I had my daughter at 29 weeks 20 years ago, born early April. She started school in April as new entrant and unfortunately my husband got sick that year so she missed lot of school that year; she only did about half year of school. Following year she was put in year 2. She struggled that year so I put my foot down, talked to the teacher and principal and got her to repeat year 2. She never looked back after that; did very well throughout. She was the oldest in class after but I preferred that way. I also helped her a lot with her studies at home too as well as at school. She was in stream class at high school with science, Maths and English. She is at uni now, doing well. I think I made the right decision and I am happy with it. I think every parent need to help teach their children at home while they are in primary school to give a boost anyway. It helps. All the best.

My 26wk girl started on her birthday and we had no problems at all. I think a lot depends on how your little person is doing and the school they are heading to. Go take a look around and chat to the teacher, and/or other parents. The first year in particular while learning the basics of reading/writing/maths, also has a focus on social development (speaking as a mum AND a part time new entrant teacher).

I’ll speak to the school and decide what is best at the time with regards to teachers/new entrant class size etc. I’ve got no academic or developmental concerns but because my girls will turn 5 late September and would start in the 4th term when they’re wrapping up for the year, practicing xmas shows etc I’m seriously considering holding off til Jan the next year (when they should’ve started anyway) plus they are just so little!

Our 29 weeker started school when he turned 5…he has had no problems physically or academically at school – he is above in literacy & Maths & is physically the same size if not bigger than his peers. If you are able you to discuss your concerns with your child’s school, they may be to help you with any concerns you may have. All the best with starting school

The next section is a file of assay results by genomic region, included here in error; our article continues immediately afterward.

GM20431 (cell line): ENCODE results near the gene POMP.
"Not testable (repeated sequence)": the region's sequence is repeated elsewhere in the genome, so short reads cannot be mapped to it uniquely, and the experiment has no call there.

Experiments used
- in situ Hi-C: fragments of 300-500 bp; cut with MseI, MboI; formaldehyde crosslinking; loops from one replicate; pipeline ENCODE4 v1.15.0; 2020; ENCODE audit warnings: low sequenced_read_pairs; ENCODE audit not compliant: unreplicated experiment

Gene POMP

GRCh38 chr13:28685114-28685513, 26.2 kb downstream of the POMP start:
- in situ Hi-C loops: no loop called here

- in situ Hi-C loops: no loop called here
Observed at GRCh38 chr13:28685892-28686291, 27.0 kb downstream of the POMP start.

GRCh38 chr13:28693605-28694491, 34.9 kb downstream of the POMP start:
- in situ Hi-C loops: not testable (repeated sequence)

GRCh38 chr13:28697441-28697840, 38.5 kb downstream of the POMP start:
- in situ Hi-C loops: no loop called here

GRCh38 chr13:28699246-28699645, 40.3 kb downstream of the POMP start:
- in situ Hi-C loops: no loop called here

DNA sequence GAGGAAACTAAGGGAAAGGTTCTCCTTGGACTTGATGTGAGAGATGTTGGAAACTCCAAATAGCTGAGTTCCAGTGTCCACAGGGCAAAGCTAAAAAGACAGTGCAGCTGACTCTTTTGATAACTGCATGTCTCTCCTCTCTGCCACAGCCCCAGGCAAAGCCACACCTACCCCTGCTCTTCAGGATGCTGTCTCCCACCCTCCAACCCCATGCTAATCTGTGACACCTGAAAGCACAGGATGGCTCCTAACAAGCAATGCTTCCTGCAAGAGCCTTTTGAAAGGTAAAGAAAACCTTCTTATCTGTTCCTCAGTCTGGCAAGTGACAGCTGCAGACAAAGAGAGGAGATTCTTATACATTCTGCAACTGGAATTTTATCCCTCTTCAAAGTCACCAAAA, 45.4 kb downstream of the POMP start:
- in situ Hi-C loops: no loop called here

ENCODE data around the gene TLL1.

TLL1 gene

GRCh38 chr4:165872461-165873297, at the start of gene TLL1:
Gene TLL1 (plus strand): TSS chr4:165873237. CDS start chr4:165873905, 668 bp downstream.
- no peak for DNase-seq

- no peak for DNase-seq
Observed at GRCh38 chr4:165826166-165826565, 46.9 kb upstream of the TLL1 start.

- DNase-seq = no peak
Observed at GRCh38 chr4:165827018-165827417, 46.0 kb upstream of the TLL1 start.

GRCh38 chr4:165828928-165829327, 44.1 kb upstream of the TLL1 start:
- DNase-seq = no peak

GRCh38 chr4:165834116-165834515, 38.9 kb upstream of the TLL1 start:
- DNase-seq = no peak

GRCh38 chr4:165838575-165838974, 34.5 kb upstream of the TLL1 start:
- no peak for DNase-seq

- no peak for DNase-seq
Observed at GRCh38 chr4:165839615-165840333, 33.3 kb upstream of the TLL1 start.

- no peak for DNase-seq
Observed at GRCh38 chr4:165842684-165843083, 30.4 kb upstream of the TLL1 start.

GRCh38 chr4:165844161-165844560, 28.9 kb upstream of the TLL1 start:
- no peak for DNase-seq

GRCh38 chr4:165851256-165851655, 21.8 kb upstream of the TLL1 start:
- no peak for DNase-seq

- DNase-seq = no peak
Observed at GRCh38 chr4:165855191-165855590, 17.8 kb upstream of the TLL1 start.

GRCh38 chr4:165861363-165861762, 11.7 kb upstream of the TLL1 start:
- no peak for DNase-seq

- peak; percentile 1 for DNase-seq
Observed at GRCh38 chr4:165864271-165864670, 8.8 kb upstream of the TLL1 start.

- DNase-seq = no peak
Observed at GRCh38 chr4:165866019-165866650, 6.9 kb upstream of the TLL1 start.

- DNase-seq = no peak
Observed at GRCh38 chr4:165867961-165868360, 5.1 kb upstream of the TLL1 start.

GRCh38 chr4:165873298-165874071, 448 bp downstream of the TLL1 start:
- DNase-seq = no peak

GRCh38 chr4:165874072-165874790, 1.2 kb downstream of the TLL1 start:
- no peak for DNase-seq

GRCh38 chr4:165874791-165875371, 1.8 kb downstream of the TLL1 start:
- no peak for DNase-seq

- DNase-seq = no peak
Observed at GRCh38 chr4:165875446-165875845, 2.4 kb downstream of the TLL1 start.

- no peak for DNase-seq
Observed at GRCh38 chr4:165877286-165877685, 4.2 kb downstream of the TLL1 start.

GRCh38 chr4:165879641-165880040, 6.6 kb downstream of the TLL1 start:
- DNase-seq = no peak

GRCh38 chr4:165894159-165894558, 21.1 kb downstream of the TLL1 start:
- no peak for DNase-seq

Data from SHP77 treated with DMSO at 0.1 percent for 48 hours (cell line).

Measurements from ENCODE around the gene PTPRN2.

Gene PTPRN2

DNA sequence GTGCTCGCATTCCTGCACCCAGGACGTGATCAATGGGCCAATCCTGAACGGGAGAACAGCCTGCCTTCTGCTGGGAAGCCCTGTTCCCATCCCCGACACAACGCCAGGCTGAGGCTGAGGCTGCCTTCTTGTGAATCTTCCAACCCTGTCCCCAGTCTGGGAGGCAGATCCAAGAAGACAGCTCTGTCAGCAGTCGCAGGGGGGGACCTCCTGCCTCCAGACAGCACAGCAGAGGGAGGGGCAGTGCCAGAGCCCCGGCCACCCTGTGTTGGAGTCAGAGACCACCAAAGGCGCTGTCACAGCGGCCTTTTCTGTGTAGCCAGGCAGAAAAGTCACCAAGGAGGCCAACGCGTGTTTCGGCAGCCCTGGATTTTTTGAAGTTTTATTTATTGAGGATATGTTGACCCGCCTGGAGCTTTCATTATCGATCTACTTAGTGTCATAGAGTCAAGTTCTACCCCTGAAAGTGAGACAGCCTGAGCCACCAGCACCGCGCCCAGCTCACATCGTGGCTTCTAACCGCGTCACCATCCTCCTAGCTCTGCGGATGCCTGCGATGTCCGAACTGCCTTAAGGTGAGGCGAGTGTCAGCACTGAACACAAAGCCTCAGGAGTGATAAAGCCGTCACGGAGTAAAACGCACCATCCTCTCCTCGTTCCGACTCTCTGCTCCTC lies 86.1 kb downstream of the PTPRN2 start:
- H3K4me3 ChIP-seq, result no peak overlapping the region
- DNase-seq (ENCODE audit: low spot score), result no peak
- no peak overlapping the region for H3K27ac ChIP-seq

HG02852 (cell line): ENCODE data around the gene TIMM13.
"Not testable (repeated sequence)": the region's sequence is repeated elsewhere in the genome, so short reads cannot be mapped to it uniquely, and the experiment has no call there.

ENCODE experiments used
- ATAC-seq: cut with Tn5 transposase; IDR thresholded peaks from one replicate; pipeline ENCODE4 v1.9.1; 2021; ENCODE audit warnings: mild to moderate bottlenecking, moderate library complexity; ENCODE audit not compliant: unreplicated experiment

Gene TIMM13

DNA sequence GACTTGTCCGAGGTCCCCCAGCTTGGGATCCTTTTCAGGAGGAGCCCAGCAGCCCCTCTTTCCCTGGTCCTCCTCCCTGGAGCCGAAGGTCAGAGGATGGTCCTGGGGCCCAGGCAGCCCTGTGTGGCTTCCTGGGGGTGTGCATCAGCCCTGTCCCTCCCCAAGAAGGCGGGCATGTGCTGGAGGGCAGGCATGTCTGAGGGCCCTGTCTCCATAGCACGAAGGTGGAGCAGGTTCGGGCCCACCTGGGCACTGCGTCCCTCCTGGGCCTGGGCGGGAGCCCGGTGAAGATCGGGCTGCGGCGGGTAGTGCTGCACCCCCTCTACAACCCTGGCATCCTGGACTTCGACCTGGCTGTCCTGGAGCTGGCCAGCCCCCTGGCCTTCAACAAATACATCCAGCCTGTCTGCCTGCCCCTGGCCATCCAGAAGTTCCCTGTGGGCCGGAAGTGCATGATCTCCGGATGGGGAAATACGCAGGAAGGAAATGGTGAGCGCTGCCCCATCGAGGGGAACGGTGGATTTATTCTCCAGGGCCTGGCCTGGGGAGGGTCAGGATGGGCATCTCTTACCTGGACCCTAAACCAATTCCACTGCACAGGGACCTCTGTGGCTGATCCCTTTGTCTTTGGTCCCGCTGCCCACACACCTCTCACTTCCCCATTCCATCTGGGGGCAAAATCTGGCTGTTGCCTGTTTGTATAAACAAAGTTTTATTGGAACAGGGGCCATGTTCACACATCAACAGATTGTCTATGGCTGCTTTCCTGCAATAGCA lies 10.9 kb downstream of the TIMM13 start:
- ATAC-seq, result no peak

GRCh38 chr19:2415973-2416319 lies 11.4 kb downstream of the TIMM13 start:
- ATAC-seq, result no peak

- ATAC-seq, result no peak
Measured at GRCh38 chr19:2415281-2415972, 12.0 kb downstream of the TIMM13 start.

My daughter was born at 28 weeks and she’s just started school bang on 5. She’s much smaller than the other kids in her class and I’ve already had parents asking if she’s actually 5.. but she seems to be doing well we haven’t heard any issues. She was also a daycare baby so had alot of knowledge before starting school too.

Our nicu baby wasn’t prem she a November baby I plan to not start her till a bit later. She’s 3 but I no she has more testing at 5 that I think will impact on her education that will be best to get done first. They can not do till developmentally capable so will probably hold off starting in November

My son was born at 27 weeks, but unlike a lot of premmies he has always been a head and shoulders above his peers. So he definately looked ready for school and was super excited about it. Started in July. Unfortunately he was quite socially immature and did get picked on a bit. the next year we changed schools and he started as a new entrant again with an exceptional teacher and in a school that had excellent systems in place for learning and dealing with behavior (including his). He has thrived ever since. So in my view it can help to give them a bit more time to develop but the most important thing is to stay in touch and ensure they’re getting the right support. AND don’t be afraid to make a change if it’s not working. Every school and every teacher offers something different. Good leadership in a school is super important. Hope that helps